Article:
The headlong collision between humans and nature will be brought to life in words, pictures and music as a leading environmental speaker and an international photographic exhibition and arrive this month on the University of Aberdeen campus.
Artist Mark Edwards, one of the few environmental communicators to have personally witnessed the global issues that are defining the 21st century, will speak at 6pm on Tuesday March 22 in the Regent Building Lecture Theatre on the King’s College Campus. All are welcome and there is no requirement to book.
Mark’s presentation – introduced with photos synced to Bob Dylan’s prophetic 60s masterpiece ‘A Hard Rain’s A-Gonna Fall’ shows habitat destruction, overconsumption, poverty, pollution, climate change, war, loneliness and despair gathered from Mark’s expeditions to over 150 countries over 40 years. The presentation explores the state of the world and its people, and brings alive the policies, technologies and lifestyle changes we need to adopt to reinvent the modern world to be compatible with nature.
The accompanying 60-metre outdoor photo exhibition will open beside the Elphinstone lawn on the King’s College campus on March 14 until April 12.
The exhibition has been seen by over 15 million people across all continents and has attracted huge public and critical acclaim. It has been shown at venues as diverse as the United Nations Headquarters in New York and national governments including Scotland, Australia, Belgium and Cuba, to the European supply chain for McDonalds, and the community of Wormwood Scrubs prison.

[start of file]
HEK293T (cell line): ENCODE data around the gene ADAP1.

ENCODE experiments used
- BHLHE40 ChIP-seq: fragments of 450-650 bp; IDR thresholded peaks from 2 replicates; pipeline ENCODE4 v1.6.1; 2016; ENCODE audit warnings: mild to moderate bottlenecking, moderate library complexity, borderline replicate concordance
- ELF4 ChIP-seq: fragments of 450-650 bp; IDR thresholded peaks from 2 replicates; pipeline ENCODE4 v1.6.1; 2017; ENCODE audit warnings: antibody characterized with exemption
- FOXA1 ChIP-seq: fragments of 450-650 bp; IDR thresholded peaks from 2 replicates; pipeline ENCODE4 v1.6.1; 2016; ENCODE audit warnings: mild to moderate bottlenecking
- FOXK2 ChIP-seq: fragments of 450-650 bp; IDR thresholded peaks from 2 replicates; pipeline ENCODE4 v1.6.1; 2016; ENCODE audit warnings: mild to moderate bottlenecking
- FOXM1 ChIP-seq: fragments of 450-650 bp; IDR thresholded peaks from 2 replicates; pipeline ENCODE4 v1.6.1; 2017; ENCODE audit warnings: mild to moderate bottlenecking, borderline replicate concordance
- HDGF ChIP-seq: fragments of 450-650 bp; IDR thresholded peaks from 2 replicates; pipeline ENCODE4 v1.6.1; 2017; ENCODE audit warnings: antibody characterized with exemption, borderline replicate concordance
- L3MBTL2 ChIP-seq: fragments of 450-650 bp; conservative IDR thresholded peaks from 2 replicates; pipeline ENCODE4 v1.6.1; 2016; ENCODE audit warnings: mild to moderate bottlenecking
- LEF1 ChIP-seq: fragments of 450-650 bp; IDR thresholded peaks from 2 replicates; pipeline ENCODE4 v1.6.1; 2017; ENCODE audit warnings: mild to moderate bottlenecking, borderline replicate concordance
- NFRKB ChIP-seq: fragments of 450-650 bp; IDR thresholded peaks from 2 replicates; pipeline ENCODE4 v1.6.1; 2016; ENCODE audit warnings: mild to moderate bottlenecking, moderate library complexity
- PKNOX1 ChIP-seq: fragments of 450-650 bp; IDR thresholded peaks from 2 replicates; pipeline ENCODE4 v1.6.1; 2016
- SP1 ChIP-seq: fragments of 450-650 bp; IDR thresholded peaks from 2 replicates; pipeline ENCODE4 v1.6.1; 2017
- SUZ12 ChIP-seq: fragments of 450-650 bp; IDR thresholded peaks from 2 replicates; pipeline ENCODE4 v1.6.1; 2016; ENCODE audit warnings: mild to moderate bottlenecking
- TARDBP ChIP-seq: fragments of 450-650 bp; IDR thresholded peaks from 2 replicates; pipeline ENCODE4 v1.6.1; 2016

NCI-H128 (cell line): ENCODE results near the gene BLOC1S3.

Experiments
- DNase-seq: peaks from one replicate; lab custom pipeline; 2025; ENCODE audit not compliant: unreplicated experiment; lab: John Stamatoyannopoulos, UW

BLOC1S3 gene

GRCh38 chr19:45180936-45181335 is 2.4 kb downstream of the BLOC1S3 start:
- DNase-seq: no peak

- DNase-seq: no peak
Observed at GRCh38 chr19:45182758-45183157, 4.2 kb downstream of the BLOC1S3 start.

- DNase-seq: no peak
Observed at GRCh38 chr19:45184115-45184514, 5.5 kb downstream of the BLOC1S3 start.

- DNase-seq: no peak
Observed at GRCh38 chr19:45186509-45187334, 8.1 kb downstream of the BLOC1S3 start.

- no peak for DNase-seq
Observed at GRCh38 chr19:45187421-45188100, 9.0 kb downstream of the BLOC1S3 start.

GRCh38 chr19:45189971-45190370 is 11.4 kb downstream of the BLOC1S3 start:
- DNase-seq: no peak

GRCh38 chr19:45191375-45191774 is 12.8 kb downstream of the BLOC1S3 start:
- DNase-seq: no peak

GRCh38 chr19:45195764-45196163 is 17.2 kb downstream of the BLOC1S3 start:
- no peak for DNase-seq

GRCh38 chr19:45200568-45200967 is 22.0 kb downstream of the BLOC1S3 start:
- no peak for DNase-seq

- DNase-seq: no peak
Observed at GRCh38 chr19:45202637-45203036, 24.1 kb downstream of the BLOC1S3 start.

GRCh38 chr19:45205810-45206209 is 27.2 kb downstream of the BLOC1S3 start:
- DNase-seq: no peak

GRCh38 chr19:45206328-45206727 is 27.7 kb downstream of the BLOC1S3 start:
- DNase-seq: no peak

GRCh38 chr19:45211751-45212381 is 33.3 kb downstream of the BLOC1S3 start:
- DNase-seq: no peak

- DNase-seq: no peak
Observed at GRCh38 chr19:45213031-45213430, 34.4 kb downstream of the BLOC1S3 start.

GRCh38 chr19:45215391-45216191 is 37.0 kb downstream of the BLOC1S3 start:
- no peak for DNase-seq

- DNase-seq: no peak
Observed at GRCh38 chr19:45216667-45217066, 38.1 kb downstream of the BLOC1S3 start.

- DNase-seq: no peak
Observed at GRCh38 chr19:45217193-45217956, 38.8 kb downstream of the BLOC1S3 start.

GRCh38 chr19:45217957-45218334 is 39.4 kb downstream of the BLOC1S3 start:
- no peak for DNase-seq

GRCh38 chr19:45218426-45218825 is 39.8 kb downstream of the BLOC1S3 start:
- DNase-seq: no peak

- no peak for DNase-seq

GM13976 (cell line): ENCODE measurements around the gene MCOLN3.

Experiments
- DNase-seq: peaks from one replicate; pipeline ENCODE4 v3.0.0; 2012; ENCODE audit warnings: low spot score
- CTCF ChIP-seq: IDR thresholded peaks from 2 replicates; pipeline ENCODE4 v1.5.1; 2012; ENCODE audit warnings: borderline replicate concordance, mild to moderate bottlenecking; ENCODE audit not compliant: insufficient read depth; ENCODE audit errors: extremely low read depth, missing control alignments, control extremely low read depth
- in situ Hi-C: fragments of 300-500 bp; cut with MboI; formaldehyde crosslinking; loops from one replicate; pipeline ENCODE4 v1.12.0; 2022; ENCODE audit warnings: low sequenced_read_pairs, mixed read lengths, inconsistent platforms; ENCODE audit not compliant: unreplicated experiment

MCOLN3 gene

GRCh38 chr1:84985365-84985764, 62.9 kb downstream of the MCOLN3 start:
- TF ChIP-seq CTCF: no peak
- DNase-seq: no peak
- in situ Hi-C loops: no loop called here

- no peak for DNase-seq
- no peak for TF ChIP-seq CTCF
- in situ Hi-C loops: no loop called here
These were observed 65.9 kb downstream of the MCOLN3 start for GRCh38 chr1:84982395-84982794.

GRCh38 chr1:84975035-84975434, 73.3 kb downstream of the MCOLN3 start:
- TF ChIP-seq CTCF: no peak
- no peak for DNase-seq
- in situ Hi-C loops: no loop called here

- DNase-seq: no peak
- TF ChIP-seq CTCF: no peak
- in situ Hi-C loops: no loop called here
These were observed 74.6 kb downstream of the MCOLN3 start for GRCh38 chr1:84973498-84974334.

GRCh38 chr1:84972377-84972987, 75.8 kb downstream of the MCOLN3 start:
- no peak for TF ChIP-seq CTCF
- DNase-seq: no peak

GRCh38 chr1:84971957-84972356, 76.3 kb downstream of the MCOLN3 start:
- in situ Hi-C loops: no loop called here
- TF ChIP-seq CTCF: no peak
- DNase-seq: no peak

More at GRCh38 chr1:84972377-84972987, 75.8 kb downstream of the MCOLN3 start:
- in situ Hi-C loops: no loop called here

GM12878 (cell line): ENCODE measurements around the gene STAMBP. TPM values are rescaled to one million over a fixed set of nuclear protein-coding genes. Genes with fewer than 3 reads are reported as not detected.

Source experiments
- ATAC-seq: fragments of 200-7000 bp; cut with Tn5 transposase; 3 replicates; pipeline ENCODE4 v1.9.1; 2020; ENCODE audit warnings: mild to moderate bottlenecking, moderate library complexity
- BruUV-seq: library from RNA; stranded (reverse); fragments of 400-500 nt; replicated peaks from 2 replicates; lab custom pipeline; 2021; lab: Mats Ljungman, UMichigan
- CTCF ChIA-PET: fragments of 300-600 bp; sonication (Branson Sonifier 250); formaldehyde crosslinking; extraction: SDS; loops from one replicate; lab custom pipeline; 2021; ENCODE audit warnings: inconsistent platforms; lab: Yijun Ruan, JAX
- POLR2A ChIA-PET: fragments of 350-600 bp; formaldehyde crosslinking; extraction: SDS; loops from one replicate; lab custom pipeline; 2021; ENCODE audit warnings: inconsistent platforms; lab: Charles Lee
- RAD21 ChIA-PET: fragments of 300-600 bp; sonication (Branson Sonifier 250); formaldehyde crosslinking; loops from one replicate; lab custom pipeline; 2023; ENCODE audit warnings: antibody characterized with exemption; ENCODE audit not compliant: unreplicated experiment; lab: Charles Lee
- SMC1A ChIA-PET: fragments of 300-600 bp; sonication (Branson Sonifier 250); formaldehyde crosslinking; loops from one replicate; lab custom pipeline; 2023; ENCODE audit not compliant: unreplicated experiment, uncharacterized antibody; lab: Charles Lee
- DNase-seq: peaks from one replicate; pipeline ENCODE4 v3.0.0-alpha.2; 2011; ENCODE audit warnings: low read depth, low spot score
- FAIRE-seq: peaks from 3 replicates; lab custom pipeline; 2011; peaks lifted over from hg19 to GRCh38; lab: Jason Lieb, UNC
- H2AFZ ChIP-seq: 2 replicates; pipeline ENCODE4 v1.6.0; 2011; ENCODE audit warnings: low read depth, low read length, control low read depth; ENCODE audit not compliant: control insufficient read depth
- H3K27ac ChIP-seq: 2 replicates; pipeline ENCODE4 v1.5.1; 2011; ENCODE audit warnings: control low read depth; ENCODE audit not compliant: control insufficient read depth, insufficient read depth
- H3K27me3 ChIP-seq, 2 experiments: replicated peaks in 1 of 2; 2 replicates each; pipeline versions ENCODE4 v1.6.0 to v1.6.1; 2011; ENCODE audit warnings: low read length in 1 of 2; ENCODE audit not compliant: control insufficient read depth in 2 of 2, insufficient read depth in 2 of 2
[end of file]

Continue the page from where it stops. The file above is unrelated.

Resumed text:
Hard Rain is being brought to the City by the Aberdeen University Students Association Climate Change Project and funded by the Scottish Government.
Jamie Peters, who represents the Climate Change Project, expressed his hope of the benefits the exhibitions and inspirational talk would have on the University and wider community of the north-east, saying: “The Climate Change Project has been engaging students in environmental discussion and equipping them with the tools to reduce their own environmental impacts since last summer. We are hoping that by hosting Hard Rain we can continue to get the community involved in making positive contributions to the environment and allow them to adopt more sustainable lifestyles.
“We have started a number of initiatives that are designed to reduce the community’s carbon footprint, save students money, help them meet new people, learn new skills, and reduce their carbon footprints in as fun a manner as possible. We feel that every single student can find something in our project that they can get involved in and hope that this exhibition will allow us to engage with even more people.”
The Hard Rain Project was established as a charity in 2009 to support educational programmes for schools, universities and colleges, and public exhibitions that campaign for realistic solutions to the interlinked problems of climate change, poverty, the wasteful use of resources, population expansion, habitat destruction and species loss.
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